Sins of the father: President Marcos the younger faces court over stolen billions

Ferdinand Marcos Jnr, affectionately known as Bongbong, is treading carefully. Elected president of the Philippines in a landslide victory in May, the son of the late dictator and notorious kleptocrat Ferdinand Marcos is facing the nation’s Sandiganbayan graft court in a case concerning the giant stash of assets stolen by his father. Earlier this month, Marcos Jnr’s lawyer rested his case in one stage of the long-winded and tangled attempt to recoup some of the nation’s stolen wealth. Marcos Jnr’s sisters and his mother, the shoe-loving former first lady of the Philippines Imelda Marcos, now 93, will apparently have the opportunity to present their evidence in the weeks to come.

The first Ferdinand Marcos ruled the Philippines between 1965 and 1986, imposing martial law in 1972, amassing many billions of dollars for himself and his family while much of the nation lived in grinding poverty. The Marcoses flaunted their wealth, buying an array of luxury houses and properties, a huge cache of jewels, and dozens of Old Masters, including a Goya, two Monets, a Pissaro and a couple of Braques, not to mention untold pairs of shoes. Finally deposed in 1986, Marcos and his family, including Bongbong, fled to Hawaii. Their stolen wealth was secreted in bank accounts all over the world where, it’s assumed, much of it remains.

Taking over following Marcos’s ouster, the new Philippines president Corazon Aquino quickly established the Presidential Commission on Good Government (PCGG) to claw back some of the lost funds. The Commission’s primary goal, according to its mandate, is simple: “To continue the search for the Marcos’s ill-gotten wealth.”

It has become a peculiarly delicate task, considering Marcos Jnr, 64, is now the nation’s president after using some of his family’s massive cache of resources to finance an election campaign long on social media and revisionist history and short on substance. Junior, or Bongbong, dodged debate and difficult interviews during the recent campaign and regularly harked back to the “golden past”, inviting nostalgia for his father’s presidency.His ensuing political victory was notable, considering he failed an Oxford University politics course twice and the economics course once.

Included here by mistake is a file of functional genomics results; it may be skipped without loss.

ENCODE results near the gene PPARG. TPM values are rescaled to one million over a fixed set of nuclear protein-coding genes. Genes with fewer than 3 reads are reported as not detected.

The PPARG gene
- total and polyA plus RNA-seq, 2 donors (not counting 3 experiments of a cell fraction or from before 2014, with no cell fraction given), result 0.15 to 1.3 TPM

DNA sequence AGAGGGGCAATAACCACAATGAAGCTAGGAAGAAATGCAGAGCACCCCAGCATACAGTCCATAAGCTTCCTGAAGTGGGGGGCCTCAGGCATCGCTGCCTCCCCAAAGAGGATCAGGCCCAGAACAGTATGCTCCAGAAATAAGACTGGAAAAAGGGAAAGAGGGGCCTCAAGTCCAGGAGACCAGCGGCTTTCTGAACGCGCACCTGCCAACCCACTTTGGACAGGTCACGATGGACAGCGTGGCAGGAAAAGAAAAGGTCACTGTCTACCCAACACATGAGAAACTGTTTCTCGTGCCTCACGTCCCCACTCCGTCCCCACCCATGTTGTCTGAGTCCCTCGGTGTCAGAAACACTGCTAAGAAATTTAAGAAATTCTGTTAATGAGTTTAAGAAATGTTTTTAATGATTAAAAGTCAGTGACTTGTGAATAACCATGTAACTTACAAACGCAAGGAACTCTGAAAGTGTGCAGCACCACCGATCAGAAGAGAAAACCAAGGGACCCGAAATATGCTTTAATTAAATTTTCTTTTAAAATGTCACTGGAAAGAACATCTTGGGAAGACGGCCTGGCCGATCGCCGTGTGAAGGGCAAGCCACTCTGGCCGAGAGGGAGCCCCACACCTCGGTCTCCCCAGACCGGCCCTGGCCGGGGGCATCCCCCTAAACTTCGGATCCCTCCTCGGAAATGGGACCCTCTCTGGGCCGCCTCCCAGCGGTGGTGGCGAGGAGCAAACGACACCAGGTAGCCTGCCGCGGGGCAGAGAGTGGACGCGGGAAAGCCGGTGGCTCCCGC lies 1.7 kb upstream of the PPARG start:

The Commission is looking at a rocky road ahead. To abolish it entirely would require the Philippines Congress to pass a law, which might be politically difficult, but the Commission’s wings can be clipped in other ways, particularly by limiting its budget. Its mission could also be changed.

Department of Justice secretary Jose Crispin Remulla said in a speech in Manila last month that he wanted to expand the Commission’s remit beyond the Marcos wealth.

“I don’t think we need to spend the next hundred years running after the Marcoses,” he said. “I don’t think it’s going to be that way, might as well make good of something that’s there already, so shift the mandate to something more useful for the country and more urgent.”

According to the independent news site Rappler, co-founded by Nobel prize winner Maria Ressa, by the end of 2020, the Philippines had recovered 174.2 billion Philippines pesos, or A$4.41 billion and last year the Commission was still chasing P125.9 billion, A$3.19 billion from the Marcos family.

Bongbong succeeded the controversial Rodrigo Duterte in the Philippines top job; he recruited Duterte’s daughter to stand as vice-president, and she won as well. The Marcos dynasty scion now has a term of six years to prove the sceptics wrong, and start to fix the Philippines’ many problems, including appalling poverty, jails groaning with prisoners and political oppression.

Meanwhile, in the decades to come there are more Marcoses waiting in the wings. Bongbong has three sons. The eldest, 28-year-old Ferdinand Marcos III, affectionately known as Sandro, was elected to Congress this year.